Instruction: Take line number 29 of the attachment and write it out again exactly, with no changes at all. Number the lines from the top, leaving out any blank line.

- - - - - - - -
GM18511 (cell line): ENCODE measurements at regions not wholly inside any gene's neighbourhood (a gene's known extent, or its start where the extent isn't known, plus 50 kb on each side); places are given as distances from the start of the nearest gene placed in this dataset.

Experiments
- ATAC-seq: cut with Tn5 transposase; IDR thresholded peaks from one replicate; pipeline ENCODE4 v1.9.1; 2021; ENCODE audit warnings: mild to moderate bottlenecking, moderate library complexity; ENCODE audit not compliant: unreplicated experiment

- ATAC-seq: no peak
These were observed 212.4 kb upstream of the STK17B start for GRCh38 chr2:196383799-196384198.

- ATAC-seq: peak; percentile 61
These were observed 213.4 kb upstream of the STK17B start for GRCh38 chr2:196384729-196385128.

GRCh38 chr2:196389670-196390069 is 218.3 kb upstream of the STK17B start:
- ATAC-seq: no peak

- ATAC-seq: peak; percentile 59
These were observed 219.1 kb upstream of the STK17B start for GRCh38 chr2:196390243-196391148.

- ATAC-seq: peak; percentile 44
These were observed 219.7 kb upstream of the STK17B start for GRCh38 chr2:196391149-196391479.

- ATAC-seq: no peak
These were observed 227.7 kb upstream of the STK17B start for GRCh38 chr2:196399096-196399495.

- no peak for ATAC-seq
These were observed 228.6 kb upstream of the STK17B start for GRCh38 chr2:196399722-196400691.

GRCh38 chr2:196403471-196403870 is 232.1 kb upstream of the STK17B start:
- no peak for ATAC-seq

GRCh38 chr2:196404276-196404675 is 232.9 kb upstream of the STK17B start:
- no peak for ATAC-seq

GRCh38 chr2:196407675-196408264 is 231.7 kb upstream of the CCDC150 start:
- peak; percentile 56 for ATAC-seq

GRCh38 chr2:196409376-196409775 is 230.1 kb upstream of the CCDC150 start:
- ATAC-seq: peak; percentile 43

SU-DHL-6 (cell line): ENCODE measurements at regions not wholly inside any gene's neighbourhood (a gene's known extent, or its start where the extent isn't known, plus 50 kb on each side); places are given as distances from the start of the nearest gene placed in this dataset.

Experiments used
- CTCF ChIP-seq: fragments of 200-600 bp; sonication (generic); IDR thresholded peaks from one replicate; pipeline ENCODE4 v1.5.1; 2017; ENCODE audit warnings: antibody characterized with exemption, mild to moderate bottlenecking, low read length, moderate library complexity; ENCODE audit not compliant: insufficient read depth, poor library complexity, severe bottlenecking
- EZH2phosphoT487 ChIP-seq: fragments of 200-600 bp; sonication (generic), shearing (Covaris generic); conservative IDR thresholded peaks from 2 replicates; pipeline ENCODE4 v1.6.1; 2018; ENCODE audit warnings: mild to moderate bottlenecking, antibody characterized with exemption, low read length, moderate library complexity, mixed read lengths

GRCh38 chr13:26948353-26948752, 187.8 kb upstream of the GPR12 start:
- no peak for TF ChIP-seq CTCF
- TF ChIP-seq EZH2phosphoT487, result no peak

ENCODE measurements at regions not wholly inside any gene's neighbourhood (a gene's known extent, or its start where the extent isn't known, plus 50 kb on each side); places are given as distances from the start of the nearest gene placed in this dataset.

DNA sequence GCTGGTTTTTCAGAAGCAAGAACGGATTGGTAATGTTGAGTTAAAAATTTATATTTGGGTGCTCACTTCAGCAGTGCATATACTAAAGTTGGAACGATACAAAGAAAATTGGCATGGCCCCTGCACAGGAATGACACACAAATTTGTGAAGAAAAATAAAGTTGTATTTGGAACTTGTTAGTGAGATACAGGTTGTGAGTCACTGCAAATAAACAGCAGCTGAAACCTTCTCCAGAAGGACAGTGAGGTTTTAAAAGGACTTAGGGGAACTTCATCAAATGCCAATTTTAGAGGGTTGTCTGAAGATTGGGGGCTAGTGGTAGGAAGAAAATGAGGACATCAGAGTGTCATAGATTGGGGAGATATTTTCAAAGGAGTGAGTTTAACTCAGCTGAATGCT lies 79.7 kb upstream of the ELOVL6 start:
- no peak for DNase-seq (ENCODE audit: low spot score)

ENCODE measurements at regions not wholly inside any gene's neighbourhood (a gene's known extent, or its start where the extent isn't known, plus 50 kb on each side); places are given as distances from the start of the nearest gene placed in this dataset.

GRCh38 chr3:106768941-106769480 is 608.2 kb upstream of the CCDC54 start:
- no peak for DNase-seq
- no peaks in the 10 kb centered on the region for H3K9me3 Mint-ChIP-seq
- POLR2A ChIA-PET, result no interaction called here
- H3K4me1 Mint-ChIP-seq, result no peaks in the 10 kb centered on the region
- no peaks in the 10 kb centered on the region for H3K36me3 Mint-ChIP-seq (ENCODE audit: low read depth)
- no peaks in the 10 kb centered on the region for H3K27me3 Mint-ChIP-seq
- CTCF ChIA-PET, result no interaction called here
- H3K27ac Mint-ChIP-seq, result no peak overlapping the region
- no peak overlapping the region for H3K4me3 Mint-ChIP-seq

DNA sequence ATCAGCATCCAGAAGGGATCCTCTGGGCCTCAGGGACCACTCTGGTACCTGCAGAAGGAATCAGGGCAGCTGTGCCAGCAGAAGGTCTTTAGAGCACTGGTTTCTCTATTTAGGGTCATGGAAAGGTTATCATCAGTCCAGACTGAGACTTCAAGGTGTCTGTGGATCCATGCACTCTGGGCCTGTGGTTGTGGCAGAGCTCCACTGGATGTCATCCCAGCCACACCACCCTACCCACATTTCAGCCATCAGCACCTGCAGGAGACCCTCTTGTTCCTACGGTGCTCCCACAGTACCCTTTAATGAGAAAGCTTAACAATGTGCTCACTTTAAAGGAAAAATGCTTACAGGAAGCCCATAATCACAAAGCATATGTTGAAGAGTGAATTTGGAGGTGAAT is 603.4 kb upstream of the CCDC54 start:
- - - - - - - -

- EZH2phosphoT487 ChIP-seq: fragments of 200-600 bp; sonication (generic), shearing (Covaris generic); conservative IDR thresholded peaks from 2 replicates; pipeline ENCODE4 v1.6.1; 2018; ENCODE audit warnings: mild to moderate bottlenecking, antibody characterized with exemption, low read length, moderate library complexity, mixed read lengths